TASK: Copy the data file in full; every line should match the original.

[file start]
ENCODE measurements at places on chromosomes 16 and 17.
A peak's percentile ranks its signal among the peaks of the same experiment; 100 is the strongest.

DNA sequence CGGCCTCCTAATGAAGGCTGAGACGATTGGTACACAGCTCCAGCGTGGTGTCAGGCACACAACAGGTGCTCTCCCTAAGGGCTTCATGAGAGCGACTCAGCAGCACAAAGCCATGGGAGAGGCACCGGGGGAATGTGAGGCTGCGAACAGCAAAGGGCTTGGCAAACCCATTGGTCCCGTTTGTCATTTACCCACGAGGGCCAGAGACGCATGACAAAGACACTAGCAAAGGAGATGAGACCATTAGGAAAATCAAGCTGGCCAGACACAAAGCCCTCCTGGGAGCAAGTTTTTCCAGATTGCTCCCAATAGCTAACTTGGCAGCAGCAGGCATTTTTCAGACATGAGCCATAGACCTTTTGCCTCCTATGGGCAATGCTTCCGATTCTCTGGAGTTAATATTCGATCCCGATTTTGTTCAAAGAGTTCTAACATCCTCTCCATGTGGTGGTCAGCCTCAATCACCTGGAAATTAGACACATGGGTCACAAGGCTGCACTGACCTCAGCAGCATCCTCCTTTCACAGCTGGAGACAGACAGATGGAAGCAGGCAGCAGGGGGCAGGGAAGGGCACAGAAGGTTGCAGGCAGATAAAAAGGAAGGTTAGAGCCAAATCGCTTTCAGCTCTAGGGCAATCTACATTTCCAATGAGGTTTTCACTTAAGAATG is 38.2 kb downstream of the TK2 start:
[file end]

ENCODE measurements at places on chromosomes 16 and 17.
A peak's percentile ranks its signal among the peaks of the same experiment; 100 is the strongest.

DNA sequence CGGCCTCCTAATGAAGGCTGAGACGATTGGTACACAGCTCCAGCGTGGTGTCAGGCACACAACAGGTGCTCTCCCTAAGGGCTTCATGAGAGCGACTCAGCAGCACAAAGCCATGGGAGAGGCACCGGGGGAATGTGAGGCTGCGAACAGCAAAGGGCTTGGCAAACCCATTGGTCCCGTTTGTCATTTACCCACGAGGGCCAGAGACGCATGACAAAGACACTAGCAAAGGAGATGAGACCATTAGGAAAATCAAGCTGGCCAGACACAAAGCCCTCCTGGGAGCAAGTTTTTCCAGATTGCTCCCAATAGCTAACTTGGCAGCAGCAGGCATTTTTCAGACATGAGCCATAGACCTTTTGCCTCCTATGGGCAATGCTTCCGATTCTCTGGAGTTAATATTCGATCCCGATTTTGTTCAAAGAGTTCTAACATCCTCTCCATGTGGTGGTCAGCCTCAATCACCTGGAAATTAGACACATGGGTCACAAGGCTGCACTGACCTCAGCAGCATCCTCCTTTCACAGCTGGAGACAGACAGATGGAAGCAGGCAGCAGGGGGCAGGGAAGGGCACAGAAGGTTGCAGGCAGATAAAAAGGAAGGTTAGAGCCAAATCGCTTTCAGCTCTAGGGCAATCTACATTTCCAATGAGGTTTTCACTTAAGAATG is 38.2 kb downstream of the TK2 start: